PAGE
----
Most Asia-Pacific stock markets chalked up modest gains early Friday, following fresh records on major U.S. indexes, stemming two days of declines in the region.
“Generally we are going to be tracking the upbeat wave of sentiment” from Wall Street, said Stephen Innes, head of trading in APAC at Oanda. Still, he’s not expecting a sizable rebound in Asia ahead of the weekend.
Continued gains in the yen further pressured Japanese stocks — the Nikkei NIK, +0.01% was recently down another 0.2% as the dollar JPYUSD, -0.002696% was around ¥111.25, compared with ¥111.80 when local stock trading ended Thursday.
Some investors have been reversing bets that the yen’s value would fall as the Federal Reserve continues to tighten monetary policy and the Bank of Japan and the Bank of Japan is seen as being some time off increasing its rates.
Korea’s Kospi SEU, -0.09% was recently up 0.1%, despite Samsung Electronics 005930, -2.86% falling another 1.9% in morning trading. Since Tuesday’s fourth-quarter update, the company has skidded 9%, on pace for its worst week since May 2012.
Two markets that have tracked consistently higher this year are Hong Kong and Shanghai. The Hang Seng Index is near all-time highs, having risen a record 13 straight days, and the Shanghai Composite on Friday will seek a record-breaking 11th consecutive increase. The Hang Seng HSI, +0.40% is recently trading up 0.6%, while the Shanghai Composite SHCOMP, +0.10% is up 0.2%.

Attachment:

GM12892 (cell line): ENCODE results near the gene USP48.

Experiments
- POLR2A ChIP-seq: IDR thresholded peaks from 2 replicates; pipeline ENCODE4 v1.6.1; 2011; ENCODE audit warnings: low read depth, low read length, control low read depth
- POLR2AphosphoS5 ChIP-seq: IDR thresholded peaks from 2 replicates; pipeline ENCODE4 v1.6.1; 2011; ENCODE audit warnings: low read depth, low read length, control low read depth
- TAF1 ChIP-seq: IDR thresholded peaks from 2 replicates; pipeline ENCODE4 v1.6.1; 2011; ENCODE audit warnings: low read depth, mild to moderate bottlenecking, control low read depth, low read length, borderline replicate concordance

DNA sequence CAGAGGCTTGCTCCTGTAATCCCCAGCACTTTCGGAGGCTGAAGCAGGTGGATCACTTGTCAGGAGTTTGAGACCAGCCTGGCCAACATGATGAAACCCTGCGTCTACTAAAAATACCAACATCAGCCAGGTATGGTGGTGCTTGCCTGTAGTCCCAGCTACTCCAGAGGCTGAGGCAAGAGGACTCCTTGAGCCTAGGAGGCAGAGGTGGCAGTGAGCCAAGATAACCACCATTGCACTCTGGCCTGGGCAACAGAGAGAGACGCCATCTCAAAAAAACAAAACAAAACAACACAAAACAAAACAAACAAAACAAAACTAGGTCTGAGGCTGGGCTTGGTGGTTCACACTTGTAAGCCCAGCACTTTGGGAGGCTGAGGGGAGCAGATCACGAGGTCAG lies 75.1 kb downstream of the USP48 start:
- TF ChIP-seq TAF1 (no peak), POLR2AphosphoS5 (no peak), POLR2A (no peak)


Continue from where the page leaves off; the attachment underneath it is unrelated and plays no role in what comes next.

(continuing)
Chinese trade data for December is due before midday. That can move not just mainland markets, but others in the region — China is the biggest trading partner for most Asian countries.
Elsewhere, U.S. oil futures fell some 0.3% in Asian trading, reversing the gain seen during U.S. trading, which put that contract up for a 15th day in 19 and at fresh three-year highs.